Dairy is an ideal fit for clean-label trend
Clean label, commonly defined as a short list of identifiable, more natural ingredients, has been trending upward for years. Food and beverage manufacturers have been constantly working to keep up with these new “free from” trends happening around the globe. Health and wellness goals are closely correlated to product packaging claims, and in recent years, we have seen a shift toward something larger than the absence of additives.
Ingredient-, process- and sourcing-related claims are emerging as consumer interest in how food and beverages are made grows. Consumers want to know the exact ingredients used and where those ingredients came from. This causes brands to be more transparent, finding ways to reformulate and restructure their communication strategies, thus evolving clean label from a trend to an expectation.
Research shows recognizing most words within an ingredient list is important to consumers. According to Innova Market Insights, The Netherlands, 73% of U.S. consumers agree it is important that ingredients on a food label are known entities and would be used at home, and 34% claim to always/usually look for products formulated with fewer ingredients.
It is also reported that consumers do in fact read ingredient lists before making purchases. A quarter of U.S. consumers claim to read the nutritional and ingredient label of food products, according to Innova. Now that many consumers spend more time observing foods and beverages labels and ingredient legends, manufacturers are challenged to simplify claims and ingredient lists to create cleaner, more natural products.
Simplicity of dairy
The United States is offering food and beverage manufacturers around the globe the opportunity to formulate a clean label with U.S. dairy ingredients. This vast portfolio of ingredients is derived from milk, one of the cleanest ingredients sold today. Consumers see products close to nature as healthier, and many dairy products were originally used in a variety of applications because of their simplicity and nutrition.
Milk contributes a wide range of nutrients, such as carbohydrates, proteins, fats and minerals (calcium and potassium), and contains no additives other than vitamins A and D. In pasteurized form, milk is minimally processed, helping maintain its naturalness. As technology advanced, using milk as an ingredient became easier, allowing for new ingredients with various functions to be added to the dairy ingredient portfolio.
“Like milk, dairy ingredients, such as nonfat dry milk, cheese, whey proteins, milk proteins and permeate, are made through simple filtration processes that are considered physical separations,” said K.J. Burrington, dairy ingredient applications coordinator for the Wisconsin Center for Dairy Research. “This means dairy ingredients can be classified as clean label by most consumers.”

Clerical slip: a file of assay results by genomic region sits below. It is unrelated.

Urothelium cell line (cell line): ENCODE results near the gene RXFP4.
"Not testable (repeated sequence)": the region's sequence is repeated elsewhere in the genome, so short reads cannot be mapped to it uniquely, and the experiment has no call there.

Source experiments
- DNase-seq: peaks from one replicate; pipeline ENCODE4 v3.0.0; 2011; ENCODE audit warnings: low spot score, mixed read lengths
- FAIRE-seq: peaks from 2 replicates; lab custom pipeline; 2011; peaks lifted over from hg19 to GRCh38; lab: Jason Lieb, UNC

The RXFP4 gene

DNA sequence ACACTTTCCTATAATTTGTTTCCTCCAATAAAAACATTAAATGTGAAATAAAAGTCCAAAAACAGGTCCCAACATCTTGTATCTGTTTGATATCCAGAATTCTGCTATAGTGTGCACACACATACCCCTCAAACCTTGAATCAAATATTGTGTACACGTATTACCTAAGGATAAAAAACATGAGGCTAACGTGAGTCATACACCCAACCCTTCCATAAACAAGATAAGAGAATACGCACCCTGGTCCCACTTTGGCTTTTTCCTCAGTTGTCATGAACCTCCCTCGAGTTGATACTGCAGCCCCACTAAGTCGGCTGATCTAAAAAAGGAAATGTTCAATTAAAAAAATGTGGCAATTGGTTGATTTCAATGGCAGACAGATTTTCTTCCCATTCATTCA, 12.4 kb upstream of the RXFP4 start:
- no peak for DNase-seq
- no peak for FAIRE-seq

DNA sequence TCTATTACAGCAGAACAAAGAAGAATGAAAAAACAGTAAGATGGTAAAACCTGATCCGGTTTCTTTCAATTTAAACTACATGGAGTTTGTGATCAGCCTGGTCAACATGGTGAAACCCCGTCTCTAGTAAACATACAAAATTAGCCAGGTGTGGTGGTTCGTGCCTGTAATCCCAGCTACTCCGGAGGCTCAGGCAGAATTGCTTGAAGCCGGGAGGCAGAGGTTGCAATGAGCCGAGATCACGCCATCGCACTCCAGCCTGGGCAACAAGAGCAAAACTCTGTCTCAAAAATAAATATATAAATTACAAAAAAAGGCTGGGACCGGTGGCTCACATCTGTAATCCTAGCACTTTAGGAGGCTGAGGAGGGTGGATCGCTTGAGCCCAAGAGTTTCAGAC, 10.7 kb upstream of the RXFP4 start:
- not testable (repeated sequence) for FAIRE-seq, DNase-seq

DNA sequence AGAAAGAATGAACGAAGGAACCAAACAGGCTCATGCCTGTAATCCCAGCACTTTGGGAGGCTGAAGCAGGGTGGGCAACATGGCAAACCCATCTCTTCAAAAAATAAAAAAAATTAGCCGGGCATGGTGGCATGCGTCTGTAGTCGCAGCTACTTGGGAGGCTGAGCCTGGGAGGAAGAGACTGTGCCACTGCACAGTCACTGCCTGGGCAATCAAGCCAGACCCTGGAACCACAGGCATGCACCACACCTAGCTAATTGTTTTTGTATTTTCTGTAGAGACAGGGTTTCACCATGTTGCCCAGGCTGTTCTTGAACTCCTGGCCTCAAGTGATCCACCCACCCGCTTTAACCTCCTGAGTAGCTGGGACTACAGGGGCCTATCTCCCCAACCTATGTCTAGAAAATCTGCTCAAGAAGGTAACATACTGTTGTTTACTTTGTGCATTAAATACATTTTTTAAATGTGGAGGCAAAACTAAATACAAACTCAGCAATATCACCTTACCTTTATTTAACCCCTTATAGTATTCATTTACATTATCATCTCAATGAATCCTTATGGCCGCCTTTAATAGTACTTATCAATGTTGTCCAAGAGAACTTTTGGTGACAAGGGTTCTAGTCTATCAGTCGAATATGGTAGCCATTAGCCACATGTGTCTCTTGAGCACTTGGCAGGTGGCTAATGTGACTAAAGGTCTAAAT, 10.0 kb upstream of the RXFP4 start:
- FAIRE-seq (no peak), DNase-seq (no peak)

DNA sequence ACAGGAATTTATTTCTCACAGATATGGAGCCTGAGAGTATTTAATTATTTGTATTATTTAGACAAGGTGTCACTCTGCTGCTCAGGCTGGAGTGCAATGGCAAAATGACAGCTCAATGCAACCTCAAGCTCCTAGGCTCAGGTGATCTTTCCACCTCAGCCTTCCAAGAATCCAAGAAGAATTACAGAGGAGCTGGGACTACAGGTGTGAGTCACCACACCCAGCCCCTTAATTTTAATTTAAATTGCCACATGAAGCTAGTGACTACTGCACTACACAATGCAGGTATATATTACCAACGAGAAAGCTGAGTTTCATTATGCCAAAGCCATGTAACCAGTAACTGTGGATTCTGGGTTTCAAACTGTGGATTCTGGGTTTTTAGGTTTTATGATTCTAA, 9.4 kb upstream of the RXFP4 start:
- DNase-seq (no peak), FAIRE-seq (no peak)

Dairy ingredients have high nutritional value. Casein proteins and whey proteins are rich in essential amino acids, and whey proteins contain the highest branched chain amino acids: leucine, isoleucine and valine. Fat also is a necessary part of the daily diet, and milkfat supplies essential vitamins (A, D, E and K), minerals and fatty acids to the body.
Using dairy for clean labels
As explained in detail in a recently completed technical report titled “Dairy Solutions for Clean-Label Applications,” dairy ingredients are ideal for numerous foods and beverages, and are effective substitutes for hydrogenated fats, chemical emulsifiers or less clean label-friendly carbohydrates in bakery products, beverages, dairy products, desserts, soups, sauces and prepared dinners.
For decades, dry milk and whey products have been used in the baking industry for a variety of functional purposes. These benefits, which include browning, water binding and fat replacement, are applicable to many bakery applications, including the U.S. Dairy Export Council (USDEC) Breakfast Bites prototype found on ThinkUSAdairy.org. This formulation includes numerous dairy ingredients, including nonfat dry milk powder and whey protein concentrate.
Milk, and the variety of dairy ingredients derived from it, continues to be an integral ingredient in many modern-day, clean-label beverages. As the original clean-label beverage, milk is an important component in many USDEC prototypes, including the Honey Lavender Soothie, a warm, soothing beverage that’s an excellent source of both calcium and protein.
Prepared dinners, sauces and soups often are high in sodium, and typical sodium substitutes are not clean label-friendly. Whey permeate, or dairy product solids, is an ideal substitute, as it maintains salty characteristics while reducing sodium levels. One example is USDEC’s Sweet and Savory Butternut Squash soup, which contains 32% less sodium than a comparable soup made with higher levels of salt.
These examples are just a small sampling of the many formulations that can legitimately make a clean-label claim thanks to U.S. dairy ingredients. By using these ingredients, food and beverage manufacturers can create clean-label products that will instill confidence in health-conscious consumers. To formulate products with fewer, more natural ingredients, formulators can trust U.S. dairy for a diverse group of highly functional, flavorful and nutritious ingredients.
Visit ThinkUSAdairy.org for the recipes mentioned above and for more information on how U.S. dairy ingredients can be used to achieve clean labels.